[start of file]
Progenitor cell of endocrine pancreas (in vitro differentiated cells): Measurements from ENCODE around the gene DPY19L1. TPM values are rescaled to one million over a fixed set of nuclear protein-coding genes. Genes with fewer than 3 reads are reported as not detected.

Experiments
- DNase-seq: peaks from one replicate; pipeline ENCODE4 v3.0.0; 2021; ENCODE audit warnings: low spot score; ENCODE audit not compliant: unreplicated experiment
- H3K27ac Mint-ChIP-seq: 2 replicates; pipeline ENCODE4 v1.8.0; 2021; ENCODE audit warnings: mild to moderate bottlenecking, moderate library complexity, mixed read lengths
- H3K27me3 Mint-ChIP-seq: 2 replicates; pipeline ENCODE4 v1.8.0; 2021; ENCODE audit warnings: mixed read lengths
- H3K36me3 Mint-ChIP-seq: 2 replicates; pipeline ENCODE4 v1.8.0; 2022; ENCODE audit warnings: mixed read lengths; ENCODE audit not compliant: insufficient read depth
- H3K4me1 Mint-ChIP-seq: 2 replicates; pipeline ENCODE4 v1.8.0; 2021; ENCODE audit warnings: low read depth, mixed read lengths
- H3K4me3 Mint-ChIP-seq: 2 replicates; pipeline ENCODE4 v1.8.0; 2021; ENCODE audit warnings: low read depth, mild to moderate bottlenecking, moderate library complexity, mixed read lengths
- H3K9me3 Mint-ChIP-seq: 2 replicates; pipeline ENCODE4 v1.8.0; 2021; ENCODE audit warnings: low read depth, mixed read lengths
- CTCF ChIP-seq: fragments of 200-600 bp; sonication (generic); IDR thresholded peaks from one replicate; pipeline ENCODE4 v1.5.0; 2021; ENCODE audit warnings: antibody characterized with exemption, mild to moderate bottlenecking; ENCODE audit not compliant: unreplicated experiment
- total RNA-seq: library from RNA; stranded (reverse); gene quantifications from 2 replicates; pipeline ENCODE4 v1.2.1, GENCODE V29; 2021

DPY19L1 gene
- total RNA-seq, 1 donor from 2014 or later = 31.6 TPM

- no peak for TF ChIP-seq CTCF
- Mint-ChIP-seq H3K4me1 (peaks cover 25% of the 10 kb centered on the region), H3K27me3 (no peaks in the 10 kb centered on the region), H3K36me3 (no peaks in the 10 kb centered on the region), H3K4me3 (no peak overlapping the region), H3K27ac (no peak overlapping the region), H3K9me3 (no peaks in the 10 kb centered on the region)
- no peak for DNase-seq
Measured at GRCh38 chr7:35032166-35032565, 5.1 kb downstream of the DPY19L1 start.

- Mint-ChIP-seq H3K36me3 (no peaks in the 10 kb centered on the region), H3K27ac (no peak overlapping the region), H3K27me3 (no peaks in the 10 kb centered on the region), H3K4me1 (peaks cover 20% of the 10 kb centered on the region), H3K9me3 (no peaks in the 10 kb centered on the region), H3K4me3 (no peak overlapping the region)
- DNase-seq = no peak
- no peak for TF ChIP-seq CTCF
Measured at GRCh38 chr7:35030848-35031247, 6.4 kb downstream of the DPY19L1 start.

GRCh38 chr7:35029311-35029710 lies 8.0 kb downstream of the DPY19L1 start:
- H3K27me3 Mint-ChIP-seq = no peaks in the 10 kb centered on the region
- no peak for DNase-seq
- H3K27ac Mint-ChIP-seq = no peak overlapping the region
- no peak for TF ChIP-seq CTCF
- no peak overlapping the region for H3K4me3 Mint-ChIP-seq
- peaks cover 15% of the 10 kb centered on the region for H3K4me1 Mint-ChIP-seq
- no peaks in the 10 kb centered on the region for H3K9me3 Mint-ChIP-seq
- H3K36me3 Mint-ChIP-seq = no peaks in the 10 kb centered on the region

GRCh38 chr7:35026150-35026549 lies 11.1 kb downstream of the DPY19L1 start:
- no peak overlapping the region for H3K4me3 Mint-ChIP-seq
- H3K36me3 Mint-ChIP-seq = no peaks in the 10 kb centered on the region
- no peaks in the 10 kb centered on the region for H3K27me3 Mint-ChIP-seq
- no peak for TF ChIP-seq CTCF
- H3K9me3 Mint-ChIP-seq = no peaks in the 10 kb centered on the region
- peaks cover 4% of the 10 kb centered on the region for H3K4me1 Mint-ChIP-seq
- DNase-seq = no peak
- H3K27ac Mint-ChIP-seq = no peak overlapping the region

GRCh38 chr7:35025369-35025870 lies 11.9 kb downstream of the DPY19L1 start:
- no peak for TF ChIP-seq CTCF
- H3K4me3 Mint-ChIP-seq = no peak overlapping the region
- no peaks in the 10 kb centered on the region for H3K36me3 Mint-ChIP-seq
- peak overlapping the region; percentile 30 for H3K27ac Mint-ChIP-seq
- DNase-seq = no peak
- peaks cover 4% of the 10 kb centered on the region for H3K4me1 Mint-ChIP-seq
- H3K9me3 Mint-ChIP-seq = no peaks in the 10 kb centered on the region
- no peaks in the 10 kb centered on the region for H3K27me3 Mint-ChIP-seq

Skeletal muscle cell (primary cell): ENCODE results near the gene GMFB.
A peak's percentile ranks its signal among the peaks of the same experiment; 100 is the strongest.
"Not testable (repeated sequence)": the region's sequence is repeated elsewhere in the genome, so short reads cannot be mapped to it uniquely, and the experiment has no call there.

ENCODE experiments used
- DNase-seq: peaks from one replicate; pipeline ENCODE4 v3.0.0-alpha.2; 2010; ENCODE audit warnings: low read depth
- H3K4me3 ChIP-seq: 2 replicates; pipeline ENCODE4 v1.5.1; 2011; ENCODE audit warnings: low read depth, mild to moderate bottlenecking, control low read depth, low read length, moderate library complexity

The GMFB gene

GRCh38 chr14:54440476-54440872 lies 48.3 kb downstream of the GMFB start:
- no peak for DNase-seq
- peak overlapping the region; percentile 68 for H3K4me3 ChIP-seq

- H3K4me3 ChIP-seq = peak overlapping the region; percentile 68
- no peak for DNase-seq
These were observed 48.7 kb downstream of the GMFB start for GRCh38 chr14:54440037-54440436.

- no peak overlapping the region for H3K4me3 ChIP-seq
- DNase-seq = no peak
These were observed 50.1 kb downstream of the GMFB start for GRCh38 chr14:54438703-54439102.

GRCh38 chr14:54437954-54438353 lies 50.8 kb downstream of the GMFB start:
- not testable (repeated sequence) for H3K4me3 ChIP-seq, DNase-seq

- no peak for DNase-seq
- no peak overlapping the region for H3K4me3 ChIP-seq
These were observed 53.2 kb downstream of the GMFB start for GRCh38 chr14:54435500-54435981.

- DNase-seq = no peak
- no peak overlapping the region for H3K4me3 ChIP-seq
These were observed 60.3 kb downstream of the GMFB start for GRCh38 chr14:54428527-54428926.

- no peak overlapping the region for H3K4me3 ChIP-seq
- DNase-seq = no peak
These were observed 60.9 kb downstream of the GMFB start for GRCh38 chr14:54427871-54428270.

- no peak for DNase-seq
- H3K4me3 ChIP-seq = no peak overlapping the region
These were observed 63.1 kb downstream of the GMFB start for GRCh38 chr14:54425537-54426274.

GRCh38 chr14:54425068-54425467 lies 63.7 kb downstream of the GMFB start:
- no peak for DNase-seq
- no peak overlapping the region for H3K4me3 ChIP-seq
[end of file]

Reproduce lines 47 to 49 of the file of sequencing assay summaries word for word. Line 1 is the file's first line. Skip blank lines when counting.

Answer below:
- H3K9me3 Mint-ChIP-seq = no peaks in the 10 kb centered on the region
- no peaks in the 10 kb centered on the region for H3K27me3 Mint-ChIP-seq

Skeletal muscle cell (primary cell): ENCODE results near the gene GMFB.